Another layer of history stems from Herakleia’s role as a refuge for Christian monks and hermits. A protective fort was built in the 7th century AD with 65 watch towers and defense walls stretching six kilometers long. Vast sections of the wall, fort and towers still surround and envelope the town creating an uncanny overlap of eras. As you peruse an archaeological spot , for example, you suddenly realize you’re also standing in a home owner’s back yard. It’s charming and disconcerting at the same time. Kapikeri-Herakleia is, for all purposes, an open air museum and indeed at the town entry is a manned booth where you are encouraged, but not obliged, to make a payment akin to an admission fee.

Driving from Izmir we had to turn off the main highway to get to Kapikiri which is located on the east side of the lake. As we got closer, the terrain changed to colossal boulders as if we were now in a land of fairy tale giants. The asphalt started to give way to some gravel forcing us to drive slower. Farmer women in ballooned pants and head scarves were letting their donkeys drink at a roadside tap. A segment of an ancient defense wall majestically cuts through an olive orchard. Arriving near dusk, it all had an exhilarating affect on us.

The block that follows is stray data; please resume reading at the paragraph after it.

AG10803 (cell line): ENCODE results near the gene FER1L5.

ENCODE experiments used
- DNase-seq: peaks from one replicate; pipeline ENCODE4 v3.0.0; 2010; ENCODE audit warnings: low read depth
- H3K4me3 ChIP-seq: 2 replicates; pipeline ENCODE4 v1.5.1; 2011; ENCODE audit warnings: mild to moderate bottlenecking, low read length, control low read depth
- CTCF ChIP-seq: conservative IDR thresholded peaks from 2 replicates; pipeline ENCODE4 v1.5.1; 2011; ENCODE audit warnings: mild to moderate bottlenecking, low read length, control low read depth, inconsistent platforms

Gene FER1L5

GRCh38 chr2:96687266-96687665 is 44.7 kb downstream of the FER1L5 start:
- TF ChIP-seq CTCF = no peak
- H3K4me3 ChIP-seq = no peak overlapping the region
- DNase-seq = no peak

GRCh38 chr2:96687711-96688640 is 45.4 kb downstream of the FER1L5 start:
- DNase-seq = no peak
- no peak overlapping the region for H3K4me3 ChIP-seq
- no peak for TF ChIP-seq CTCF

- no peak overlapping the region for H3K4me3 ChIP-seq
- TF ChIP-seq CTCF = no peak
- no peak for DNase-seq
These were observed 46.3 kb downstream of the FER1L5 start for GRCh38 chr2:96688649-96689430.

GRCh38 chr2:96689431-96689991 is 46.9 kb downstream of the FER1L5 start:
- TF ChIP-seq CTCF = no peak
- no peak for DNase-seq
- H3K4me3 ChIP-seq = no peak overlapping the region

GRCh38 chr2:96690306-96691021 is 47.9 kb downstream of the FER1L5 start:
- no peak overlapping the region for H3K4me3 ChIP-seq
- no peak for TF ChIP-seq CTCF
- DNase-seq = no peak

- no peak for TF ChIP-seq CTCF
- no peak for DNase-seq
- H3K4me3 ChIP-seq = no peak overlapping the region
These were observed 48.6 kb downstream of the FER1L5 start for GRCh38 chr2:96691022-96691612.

I feel sheepish saying that in such a tiny village with only one road running through it, we got lost. Drunk with glee over just the first peek of our exciting new destination, we missed the left turn sign for Selene Pension.

From the car our introductory look at the village was fleeting because we were intent on spotting a Selene Pension sign. Yet, even a cursory view revealed the beguiling entanglement of peasant houses and ancient infrastructure.

We drove the entire three minute length of road through town only to reach a circular dead end. Cat was doing her best to make a three-point turn in the tight spot but a woman and her daughter waving handspun crafts had spied the tourists and were blocking our way, presumably until we bought one of their wares. I hate to admit that neither of us had yet learned the Turkish words for “no thank you,” but they got the message by hand gestures, and smelling defeat, let us pass. Kapikiri has no souvenir shops to speak of so local women fill that vacuum with their artisanry which -- very aggressively it is claimed -- they hawk to newcomers.

A dozen or so years ago, we’re told, the only place for a visitor to stay was in the mayor’s house. Nowadays two or three pensions unobtrusively lie near the lake front and a half dozen or so others are sprinkled in the upper village. Cat and I opted to stay at Selene Pension at the lake because (a) it is run by two brothers and we are two sisters and (b) they spoke English when we called them. Little did we know how serendipitous was our choice.

We arrived at Selene Pension with just enough time to head to the lake, 150 feet away, before darkness set in. One of Lake Bafa’s four islands lies within swimming distance of Selene’s shore and holds an abandoned castle that looked postcard picturesque in the pink sunset. A dirt road separates the lake from mighty boulders which glowed in the setting sun like mammoth gold nuggets. The next morning we had an invigorating run on the dirt road for several miles before it petered out into a reedy, swamp-like area of the lake.